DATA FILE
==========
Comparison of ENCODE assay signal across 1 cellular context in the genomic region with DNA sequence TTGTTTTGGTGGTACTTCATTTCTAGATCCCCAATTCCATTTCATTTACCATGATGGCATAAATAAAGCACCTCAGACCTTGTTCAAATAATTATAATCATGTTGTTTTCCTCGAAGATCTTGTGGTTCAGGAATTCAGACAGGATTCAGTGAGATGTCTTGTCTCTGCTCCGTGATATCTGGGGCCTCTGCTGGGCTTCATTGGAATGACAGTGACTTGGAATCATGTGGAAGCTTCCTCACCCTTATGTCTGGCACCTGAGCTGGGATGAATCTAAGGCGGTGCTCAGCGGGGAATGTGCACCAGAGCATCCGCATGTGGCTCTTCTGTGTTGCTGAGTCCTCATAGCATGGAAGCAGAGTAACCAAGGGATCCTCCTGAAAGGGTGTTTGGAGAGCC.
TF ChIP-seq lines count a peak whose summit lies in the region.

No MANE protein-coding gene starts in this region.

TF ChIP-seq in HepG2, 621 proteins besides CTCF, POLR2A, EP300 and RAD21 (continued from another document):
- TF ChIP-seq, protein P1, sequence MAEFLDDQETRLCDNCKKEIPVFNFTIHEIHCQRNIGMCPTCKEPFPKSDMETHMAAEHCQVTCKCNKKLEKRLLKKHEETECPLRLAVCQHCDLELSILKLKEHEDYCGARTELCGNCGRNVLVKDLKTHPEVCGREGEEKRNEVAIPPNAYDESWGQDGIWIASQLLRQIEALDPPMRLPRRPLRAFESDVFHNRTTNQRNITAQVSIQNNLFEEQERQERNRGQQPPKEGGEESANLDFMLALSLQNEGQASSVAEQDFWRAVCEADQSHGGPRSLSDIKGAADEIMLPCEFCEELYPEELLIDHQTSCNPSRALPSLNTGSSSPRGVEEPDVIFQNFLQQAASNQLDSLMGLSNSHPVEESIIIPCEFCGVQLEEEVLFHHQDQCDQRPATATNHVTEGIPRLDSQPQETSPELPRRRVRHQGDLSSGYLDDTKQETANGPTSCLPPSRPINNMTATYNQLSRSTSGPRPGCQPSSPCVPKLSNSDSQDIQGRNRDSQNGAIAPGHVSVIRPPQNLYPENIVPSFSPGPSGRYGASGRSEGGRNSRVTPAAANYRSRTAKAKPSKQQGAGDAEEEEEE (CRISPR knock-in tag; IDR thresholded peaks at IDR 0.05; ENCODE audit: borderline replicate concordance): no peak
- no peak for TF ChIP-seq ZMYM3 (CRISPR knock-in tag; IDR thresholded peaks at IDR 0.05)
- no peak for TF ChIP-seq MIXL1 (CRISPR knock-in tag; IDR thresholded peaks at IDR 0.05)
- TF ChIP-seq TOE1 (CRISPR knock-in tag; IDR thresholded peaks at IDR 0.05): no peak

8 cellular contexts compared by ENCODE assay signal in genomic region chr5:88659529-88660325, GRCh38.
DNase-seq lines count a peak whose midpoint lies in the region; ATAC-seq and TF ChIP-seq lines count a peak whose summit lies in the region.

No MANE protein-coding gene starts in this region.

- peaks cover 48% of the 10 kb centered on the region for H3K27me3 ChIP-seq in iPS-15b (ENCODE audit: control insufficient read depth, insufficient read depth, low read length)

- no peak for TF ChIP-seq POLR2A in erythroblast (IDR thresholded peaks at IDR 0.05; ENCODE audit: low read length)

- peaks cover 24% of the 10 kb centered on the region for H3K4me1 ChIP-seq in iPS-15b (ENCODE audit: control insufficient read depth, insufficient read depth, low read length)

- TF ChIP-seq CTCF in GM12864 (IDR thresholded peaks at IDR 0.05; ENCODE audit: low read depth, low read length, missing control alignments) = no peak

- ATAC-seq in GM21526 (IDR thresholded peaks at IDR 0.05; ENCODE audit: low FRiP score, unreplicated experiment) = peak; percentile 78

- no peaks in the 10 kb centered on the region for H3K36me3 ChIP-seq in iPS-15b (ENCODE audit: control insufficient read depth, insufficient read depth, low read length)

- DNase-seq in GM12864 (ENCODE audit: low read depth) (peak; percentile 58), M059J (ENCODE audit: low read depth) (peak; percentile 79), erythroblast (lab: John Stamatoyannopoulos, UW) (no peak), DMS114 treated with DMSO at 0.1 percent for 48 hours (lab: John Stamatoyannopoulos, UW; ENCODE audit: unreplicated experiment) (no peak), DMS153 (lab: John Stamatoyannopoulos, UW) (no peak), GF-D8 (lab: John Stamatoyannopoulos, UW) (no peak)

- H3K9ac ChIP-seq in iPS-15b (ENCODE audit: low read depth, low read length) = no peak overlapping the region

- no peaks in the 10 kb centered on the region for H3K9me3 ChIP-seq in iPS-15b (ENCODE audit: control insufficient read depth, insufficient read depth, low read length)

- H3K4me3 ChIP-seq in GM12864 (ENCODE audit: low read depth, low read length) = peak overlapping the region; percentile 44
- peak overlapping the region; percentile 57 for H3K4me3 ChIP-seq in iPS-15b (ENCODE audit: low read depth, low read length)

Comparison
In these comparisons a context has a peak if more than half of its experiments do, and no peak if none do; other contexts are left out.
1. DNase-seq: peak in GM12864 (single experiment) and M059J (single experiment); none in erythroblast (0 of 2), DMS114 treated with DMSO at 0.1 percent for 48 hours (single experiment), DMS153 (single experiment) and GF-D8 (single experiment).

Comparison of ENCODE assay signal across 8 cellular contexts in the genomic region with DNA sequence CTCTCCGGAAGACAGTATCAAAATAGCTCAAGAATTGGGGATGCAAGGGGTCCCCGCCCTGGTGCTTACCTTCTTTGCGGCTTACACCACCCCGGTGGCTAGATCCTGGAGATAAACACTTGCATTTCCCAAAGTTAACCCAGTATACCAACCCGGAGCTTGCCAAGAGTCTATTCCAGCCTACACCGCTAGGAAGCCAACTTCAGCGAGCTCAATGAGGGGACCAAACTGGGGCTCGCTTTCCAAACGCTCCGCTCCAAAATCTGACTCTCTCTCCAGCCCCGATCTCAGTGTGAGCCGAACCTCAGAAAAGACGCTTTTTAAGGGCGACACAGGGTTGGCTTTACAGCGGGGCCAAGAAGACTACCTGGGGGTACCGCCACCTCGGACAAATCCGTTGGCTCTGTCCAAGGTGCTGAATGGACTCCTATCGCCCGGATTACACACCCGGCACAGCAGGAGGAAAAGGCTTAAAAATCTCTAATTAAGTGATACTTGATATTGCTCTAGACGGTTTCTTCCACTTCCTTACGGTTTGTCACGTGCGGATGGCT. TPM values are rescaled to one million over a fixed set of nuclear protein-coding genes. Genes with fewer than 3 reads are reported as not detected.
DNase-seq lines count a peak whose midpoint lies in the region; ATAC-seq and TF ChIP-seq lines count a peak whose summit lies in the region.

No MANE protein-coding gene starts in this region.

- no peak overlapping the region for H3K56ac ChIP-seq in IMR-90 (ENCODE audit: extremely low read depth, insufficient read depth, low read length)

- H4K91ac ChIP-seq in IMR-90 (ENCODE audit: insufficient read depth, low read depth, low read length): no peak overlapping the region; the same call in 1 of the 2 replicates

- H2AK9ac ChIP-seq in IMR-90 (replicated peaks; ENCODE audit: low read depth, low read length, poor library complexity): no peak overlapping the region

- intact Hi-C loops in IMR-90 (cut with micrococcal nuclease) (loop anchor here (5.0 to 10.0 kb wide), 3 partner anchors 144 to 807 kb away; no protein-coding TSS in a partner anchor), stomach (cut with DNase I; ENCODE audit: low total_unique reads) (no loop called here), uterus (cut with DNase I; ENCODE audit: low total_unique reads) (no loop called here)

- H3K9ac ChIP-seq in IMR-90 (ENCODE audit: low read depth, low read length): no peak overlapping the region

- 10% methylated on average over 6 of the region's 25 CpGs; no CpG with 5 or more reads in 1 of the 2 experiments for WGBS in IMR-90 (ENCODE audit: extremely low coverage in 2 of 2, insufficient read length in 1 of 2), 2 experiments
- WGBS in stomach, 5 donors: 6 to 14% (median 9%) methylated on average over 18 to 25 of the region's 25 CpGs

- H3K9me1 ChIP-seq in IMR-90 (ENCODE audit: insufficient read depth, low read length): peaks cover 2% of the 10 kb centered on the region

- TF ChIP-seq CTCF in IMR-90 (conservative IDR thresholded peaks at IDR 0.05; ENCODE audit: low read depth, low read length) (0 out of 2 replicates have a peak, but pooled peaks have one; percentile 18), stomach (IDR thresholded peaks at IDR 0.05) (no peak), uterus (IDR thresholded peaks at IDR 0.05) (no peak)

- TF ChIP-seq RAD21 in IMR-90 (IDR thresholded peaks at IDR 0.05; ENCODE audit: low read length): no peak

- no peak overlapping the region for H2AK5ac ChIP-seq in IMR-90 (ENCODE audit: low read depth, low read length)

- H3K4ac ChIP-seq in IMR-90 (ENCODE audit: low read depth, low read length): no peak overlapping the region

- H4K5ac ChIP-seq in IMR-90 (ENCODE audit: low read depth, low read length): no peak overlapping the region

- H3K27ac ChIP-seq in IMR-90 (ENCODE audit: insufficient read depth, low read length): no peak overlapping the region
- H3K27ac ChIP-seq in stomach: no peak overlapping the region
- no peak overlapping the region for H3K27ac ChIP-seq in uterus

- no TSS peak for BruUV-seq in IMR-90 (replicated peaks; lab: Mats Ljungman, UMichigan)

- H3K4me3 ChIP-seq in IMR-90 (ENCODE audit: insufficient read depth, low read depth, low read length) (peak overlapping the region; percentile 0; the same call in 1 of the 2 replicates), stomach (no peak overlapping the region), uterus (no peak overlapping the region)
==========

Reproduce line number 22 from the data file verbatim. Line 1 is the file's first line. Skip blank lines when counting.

- peak overlapping the region; percentile 57 for H3K4me3 ChIP-seq in iPS-15b (ENCODE audit: low read depth, low read length)